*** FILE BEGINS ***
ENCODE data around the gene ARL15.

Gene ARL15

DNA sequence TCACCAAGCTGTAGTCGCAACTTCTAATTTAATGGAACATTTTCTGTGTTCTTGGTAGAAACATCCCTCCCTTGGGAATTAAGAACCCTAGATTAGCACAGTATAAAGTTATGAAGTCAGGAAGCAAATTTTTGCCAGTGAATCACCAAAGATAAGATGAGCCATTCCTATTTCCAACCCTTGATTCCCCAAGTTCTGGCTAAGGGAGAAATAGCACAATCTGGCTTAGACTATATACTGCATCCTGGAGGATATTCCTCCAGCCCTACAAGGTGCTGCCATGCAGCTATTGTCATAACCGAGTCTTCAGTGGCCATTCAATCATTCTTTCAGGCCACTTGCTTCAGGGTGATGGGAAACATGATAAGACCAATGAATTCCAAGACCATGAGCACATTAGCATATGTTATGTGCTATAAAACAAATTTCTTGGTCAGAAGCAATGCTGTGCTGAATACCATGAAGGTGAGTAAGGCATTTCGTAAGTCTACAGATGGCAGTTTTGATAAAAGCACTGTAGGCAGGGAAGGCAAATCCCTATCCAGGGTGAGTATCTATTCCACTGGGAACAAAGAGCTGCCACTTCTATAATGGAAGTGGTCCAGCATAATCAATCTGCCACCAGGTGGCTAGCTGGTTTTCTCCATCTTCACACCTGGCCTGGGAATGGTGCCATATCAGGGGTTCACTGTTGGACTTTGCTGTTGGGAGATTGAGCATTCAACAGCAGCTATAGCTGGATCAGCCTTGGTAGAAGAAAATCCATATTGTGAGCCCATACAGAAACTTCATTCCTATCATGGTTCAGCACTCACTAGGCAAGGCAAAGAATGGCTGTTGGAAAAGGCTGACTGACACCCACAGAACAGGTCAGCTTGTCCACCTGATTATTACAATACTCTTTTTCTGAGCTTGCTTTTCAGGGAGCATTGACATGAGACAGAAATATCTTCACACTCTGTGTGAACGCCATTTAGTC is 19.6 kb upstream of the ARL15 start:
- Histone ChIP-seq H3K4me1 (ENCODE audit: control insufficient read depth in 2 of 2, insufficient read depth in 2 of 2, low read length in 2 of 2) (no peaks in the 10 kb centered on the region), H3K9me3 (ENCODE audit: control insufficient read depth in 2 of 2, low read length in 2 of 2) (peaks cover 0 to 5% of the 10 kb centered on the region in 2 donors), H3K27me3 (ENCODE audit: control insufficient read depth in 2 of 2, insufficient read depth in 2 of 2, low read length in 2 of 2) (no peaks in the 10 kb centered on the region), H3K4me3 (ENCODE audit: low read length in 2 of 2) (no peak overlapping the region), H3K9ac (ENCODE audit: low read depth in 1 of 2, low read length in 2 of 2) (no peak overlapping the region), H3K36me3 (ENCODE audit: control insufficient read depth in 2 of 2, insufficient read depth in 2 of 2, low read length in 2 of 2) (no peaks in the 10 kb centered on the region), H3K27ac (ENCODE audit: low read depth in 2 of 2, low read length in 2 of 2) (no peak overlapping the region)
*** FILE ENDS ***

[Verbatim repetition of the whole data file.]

ENCODE data around the gene ARL15.

Gene ARL15

DNA sequence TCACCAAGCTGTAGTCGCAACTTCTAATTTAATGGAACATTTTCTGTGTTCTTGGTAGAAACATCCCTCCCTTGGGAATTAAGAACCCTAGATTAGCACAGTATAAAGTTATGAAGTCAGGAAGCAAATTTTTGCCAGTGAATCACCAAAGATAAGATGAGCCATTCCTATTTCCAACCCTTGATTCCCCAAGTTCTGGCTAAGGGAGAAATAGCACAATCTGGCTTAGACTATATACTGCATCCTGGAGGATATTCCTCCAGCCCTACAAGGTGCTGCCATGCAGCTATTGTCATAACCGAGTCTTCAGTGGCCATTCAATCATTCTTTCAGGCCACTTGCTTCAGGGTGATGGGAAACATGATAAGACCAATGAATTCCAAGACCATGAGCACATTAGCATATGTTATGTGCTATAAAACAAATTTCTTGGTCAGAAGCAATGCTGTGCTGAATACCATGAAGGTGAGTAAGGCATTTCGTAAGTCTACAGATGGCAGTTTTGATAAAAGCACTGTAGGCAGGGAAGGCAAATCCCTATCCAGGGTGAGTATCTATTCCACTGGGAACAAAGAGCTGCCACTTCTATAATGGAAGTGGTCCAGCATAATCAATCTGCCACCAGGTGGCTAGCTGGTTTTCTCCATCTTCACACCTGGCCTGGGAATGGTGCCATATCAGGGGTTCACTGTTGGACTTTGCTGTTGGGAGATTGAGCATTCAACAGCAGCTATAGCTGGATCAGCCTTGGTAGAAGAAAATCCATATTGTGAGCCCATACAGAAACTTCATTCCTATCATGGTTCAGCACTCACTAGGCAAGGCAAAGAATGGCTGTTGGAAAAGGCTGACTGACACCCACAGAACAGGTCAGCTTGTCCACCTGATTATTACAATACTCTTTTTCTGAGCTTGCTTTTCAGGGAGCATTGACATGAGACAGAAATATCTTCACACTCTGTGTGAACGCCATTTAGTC is 19.6 kb upstream of the ARL15 start:
- Histone ChIP-seq H3K4me1 (ENCODE audit: control insufficient read depth in 2 of 2, insufficient read depth in 2 of 2, low read length in 2 of 2) (no peaks in the 10 kb centered on the region), H3K9me3 (ENCODE audit: control insufficient read depth in 2 of 2, low read length in 2 of 2) (peaks cover 0 to 5% of the 10 kb centered on the region in 2 donors), H3K27me3 (ENCODE audit: control insufficient read depth in 2 of 2, insufficient read depth in 2 of 2, low read length in 2 of 2) (no peaks in the 10 kb centered on the region), H3K4me3 (ENCODE audit: low read length in 2 of 2) (no peak overlapping the region), H3K9ac (ENCODE audit: low read depth in 1 of 2, low read length in 2 of 2) (no peak overlapping the region), H3K36me3 (ENCODE audit: control insufficient read depth in 2 of 2, insufficient read depth in 2 of 2, low read length in 2 of 2) (no peaks in the 10 kb centered on the region), H3K27ac (ENCODE audit: low read depth in 2 of 2, low read length in 2 of 2) (no peak overlapping the region)